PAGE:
, the somber subculture is informed by centuries of European influence and a meshing of all things macabre.
These ten women have bowed to goth’s macabre beginnings while pushing the culture’s limitations beyond black eyeliner and spikes.
Building her own austere mythology with a penchant for knives and blood vial jewelry in the early ’90s, Jolie’s early days of stardom are a far cry from the auteur philanthropist she has become.
Jolie’s goth influences were no secret both on and off the red carpet, from her penchant for head-to-toe leather to her Elvira-esque Jehnny Beth and her fashionable cohorts in the minimalist post-punk band, Savages, have made uniform dressing and monochrome outfits (black, obviously) more covetable than ever.
Morticia, a badass feminist matriarch known for her center-parted obsidian locks and classy floor-length gowns, served as the perfect fashion mentor for her dreary daughter, Wednesday, who was blessed with porcelain skin and a depot of shirtdresses.
The creepy relatives redefined families and fashion with their spooky passions.
Beth, the electrifying singer of the quartet, is known for her slick charcoal-hued pixie cut, black-on-black-on-black-bra stage ensembles, and gender-bending outfits.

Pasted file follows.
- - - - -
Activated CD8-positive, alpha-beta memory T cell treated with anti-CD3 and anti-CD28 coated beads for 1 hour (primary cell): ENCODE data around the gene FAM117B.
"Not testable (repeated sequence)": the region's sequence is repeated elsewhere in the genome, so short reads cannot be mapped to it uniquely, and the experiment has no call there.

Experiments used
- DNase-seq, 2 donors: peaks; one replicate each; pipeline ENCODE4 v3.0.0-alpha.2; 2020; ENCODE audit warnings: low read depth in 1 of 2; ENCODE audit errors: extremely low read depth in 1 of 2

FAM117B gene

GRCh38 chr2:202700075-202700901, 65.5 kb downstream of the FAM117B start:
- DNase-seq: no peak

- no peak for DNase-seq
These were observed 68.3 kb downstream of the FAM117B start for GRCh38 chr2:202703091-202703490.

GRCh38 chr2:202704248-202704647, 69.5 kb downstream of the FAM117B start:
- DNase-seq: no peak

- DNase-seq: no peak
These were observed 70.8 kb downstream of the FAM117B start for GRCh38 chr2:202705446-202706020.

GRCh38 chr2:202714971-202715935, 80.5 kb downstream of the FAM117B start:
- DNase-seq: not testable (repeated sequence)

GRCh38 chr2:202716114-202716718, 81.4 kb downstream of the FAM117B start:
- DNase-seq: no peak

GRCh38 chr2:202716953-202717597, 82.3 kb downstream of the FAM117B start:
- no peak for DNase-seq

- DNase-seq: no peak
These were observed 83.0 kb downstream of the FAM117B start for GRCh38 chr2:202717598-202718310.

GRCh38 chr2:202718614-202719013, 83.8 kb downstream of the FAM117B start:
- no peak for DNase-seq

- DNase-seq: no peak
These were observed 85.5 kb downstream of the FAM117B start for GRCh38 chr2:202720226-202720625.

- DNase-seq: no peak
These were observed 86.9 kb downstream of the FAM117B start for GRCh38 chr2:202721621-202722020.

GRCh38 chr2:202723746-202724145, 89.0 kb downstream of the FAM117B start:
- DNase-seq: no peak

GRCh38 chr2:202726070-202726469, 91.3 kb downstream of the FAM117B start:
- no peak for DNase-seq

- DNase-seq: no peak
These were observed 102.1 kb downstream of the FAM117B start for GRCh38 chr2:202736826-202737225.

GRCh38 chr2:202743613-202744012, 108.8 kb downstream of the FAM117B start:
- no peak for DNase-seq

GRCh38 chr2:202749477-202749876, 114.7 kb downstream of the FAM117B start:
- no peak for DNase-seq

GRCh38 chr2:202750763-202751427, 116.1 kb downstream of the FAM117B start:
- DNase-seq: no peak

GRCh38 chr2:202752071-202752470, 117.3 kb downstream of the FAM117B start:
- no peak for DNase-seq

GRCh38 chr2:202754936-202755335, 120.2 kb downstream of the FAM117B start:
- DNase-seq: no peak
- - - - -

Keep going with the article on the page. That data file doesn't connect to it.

Morticia and Wednesday Addams, though, reign as the queens of goth’s fashion and sensibility.
And he was beyond-successful with the machination of Abby Sciuto, a forensic scientist who fancies lace parasols, leather chokers, and Bettie bangs.
The drab darling of indie film has always embraced the frills and fads of goth, bringing dramatic Victorian frocks to the red carpet without qualms or apologies.
Bonham Carter’s off-duty style remains true to goth’s commitment to individuality—chunky black boots, floral lace tights, and vintage accessories are mainstays in the Brit’s wardrobe arsenal. After its release, life was never the same for Ryder or goth girls everywhere.
Deadpan demeanors, long parted bangs, and slashes of black eyeliner were not only acceptable in the mainstream—they were encouraged.Ryder would continue to change the face of cinema and the modern goth with films like creator Don Bellisario’s goal was to juxtapose goth’s morose fashion inclinations with a chipper personality and prosperous professional life.